increasing use of organic trace minerals, particularly selenium, and the increased pressure to reduce or eliminate routine antibiotic supplementation in animal feeds. Inevitably, there has been a burst of interest in methods to obtain similar benefits with “natural” substances. The diversity of such additives is extreme. In many areas there is increasing prejudice against the use of animal by-product meals in animal feeding. This goes far beyond the use of eliminating ruminant by-products in ruminant feeds, which is to be strictly followed. However, there appears to be in some quarters an interest in producing a “vegetarian chicken”. The motive for producing a “vegetarian chicken”, which will obviously be consumed by “non-vegetarian humans”, defies logic. Over the next 15 years it is safe to anticipate an ever increasing emphasis on reducing the environmental impact of animal production. The continued development of enzymes to further improve digestion of materials used in animal feeds will be an essential part of reducing the unavoidable environmental impact of animal feeding. A basic justification for animal agriculture is that animals can convert feedstuffs not normally consumed by humans into nutritious and aesthetically pleasing human foods. In fact, this has largely been a myth, as the majority of animal feeds consist of grains (which can obviously be consumed by humans) and soybean products (which can clearly be converted into human foodstuffs). Aggressive development of enzymes to enhance the feeding value of ingredients not likely to be consumed by humans (cottonseed meal, animal by-product meals, etc.) will be of immense value. One hopes the development period for such enzymes will be drastically reduced by advances in bio-technology. Of the numerous threats to animal agriculture, one has become especially salient in the past year. While the development of “green fuels” must be encouraged, the practical, and even ethical, removal of fermentable feedstuffs from the human food chain to produce bio-fuels must be seriously questioned. The drastic increase in the price of maize and other grains will affect not only animal agriculture but also the price, and even accessibility, of human foods. While potential problems have always faced the animal feed industry, one must bare in mind the enormous contribution made by animal agriculture to human well-being. The ability of the animal to concentrate proteins from various sources, many of which are unsuitable as human foodstuffs, and convert these into highly nutritious and aesthetically pleasing foods, will certainly continue to be an essential component of agriculture in general. It is indeed fortunate that striking advances in bio-technology can be and are employed by animal agriculture to address questions and threats of ever increasing complexity.”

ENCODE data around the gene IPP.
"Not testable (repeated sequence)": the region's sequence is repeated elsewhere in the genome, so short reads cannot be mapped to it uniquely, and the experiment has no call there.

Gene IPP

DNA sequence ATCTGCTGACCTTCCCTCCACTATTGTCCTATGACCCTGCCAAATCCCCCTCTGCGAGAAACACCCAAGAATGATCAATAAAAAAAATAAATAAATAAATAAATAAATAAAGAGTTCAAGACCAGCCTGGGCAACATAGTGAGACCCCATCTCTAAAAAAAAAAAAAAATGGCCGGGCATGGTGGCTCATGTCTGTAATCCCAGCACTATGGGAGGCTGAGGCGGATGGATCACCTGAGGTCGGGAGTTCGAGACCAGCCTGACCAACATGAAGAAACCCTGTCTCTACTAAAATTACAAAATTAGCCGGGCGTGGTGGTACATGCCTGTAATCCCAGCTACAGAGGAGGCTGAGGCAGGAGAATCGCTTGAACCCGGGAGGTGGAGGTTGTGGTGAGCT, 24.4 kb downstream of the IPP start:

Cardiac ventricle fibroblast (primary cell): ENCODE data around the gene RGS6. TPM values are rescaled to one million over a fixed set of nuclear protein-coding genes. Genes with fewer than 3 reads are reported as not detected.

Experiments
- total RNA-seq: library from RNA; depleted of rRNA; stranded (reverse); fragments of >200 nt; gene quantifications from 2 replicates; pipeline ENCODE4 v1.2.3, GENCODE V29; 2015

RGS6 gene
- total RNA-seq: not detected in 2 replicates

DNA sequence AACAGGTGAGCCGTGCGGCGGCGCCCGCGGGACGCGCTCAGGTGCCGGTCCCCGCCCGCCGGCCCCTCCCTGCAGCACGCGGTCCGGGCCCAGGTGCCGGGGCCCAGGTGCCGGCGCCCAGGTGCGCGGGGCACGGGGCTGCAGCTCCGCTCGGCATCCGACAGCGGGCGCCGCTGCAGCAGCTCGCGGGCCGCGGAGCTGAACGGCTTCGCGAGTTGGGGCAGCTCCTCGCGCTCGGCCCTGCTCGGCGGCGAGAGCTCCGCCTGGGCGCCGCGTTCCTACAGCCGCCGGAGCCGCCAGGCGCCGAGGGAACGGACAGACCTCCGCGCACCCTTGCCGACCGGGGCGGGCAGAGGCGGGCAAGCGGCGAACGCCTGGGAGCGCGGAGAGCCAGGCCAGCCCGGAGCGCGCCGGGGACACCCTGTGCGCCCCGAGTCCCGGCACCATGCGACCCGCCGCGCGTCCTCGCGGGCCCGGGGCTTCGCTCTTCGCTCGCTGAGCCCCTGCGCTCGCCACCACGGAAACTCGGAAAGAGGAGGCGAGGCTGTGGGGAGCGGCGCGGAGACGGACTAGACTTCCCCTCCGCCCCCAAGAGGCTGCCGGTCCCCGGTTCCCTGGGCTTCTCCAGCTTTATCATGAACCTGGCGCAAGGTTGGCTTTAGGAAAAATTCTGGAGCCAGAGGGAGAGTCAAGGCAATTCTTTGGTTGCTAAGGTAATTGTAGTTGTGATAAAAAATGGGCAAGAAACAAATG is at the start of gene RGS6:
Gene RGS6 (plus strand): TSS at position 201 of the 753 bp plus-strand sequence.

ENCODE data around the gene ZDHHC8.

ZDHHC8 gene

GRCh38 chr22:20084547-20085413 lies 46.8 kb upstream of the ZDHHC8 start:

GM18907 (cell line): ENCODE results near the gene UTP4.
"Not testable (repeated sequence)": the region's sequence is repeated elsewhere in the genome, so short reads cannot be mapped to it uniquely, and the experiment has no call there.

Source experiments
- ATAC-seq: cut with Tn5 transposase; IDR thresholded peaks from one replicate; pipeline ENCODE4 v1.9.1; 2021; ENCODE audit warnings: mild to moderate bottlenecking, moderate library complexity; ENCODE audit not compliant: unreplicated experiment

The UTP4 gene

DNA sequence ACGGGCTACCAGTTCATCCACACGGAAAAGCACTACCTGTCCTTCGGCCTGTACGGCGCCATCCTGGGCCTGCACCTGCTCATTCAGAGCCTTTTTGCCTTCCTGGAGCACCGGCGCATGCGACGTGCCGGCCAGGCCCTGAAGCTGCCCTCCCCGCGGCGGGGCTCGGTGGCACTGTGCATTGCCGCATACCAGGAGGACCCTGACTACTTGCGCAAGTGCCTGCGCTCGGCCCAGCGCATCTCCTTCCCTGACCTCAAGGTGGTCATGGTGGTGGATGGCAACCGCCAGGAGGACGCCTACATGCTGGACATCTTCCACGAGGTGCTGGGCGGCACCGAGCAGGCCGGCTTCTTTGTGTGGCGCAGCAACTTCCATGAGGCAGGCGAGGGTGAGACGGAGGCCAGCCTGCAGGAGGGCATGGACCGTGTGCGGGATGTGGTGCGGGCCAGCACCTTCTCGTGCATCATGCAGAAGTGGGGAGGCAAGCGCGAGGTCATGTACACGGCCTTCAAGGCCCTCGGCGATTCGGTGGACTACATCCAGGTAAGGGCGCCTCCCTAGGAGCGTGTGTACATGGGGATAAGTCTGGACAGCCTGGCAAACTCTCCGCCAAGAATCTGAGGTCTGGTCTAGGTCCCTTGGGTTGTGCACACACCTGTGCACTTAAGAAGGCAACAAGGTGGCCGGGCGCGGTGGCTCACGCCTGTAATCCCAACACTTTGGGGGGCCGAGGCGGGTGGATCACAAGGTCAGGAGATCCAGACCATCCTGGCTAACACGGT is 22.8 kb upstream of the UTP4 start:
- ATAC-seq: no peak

Lode Nollet is currently providing technical support in the Benelux region and is also responsible for Alltech’s sales in Belgium . Before joining Alltech, Nollet worked as a poultry researcher and nutritionist at the scientific research office of an international premix company.